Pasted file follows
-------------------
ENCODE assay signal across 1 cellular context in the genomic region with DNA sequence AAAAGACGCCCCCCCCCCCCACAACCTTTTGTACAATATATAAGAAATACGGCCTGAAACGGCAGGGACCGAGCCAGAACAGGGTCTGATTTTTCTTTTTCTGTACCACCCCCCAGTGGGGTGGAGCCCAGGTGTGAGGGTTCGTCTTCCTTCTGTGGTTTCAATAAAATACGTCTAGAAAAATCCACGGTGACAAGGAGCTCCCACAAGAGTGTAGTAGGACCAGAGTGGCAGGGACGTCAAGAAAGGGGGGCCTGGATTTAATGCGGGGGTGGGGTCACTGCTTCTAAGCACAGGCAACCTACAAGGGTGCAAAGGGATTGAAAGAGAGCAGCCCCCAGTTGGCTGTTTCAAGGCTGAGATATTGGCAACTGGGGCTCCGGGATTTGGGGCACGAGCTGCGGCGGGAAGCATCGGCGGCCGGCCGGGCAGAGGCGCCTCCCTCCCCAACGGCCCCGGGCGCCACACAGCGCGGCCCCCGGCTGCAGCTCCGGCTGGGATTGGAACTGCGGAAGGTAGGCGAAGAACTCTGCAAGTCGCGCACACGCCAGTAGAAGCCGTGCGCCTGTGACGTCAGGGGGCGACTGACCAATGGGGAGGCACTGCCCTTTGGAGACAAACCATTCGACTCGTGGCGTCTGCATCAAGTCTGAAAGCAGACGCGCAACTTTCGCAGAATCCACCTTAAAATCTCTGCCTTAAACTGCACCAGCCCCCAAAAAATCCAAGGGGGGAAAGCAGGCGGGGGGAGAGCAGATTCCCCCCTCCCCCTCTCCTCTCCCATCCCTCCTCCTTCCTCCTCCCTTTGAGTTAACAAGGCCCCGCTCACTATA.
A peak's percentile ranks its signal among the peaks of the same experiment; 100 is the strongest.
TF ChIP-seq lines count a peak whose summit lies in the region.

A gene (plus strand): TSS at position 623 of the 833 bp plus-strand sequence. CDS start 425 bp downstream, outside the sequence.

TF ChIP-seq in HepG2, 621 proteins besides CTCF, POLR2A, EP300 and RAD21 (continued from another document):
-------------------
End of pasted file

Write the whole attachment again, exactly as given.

ENCODE assay signal across 1 cellular context in the genomic region with DNA sequence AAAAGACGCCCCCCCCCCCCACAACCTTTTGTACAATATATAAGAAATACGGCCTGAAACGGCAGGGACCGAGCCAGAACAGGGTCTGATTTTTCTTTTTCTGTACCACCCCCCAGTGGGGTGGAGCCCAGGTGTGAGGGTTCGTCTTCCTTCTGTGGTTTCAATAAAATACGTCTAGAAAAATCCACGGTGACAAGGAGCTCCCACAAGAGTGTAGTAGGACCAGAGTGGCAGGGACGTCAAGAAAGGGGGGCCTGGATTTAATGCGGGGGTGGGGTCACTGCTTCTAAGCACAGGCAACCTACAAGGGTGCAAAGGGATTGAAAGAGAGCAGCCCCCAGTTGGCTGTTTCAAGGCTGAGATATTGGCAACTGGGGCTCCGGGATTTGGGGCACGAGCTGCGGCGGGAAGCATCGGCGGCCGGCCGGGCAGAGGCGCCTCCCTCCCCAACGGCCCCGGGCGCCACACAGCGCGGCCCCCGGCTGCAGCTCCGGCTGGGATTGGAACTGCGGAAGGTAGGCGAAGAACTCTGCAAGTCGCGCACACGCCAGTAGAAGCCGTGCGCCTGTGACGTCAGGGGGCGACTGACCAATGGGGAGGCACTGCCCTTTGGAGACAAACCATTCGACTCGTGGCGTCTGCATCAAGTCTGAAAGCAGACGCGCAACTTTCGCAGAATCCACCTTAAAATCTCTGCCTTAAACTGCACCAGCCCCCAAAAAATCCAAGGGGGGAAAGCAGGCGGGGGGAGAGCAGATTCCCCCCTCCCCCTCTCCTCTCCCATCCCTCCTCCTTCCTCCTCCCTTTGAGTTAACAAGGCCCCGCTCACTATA.
A peak's percentile ranks its signal among the peaks of the same experiment; 100 is the strongest.
TF ChIP-seq lines count a peak whose summit lies in the region.

A gene (plus strand): TSS at position 623 of the 833 bp plus-strand sequence. CDS start 425 bp downstream, outside the sequence.

TF ChIP-seq in HepG2, 621 proteins besides CTCF, POLR2A, EP300 and RAD21 (continued from another document):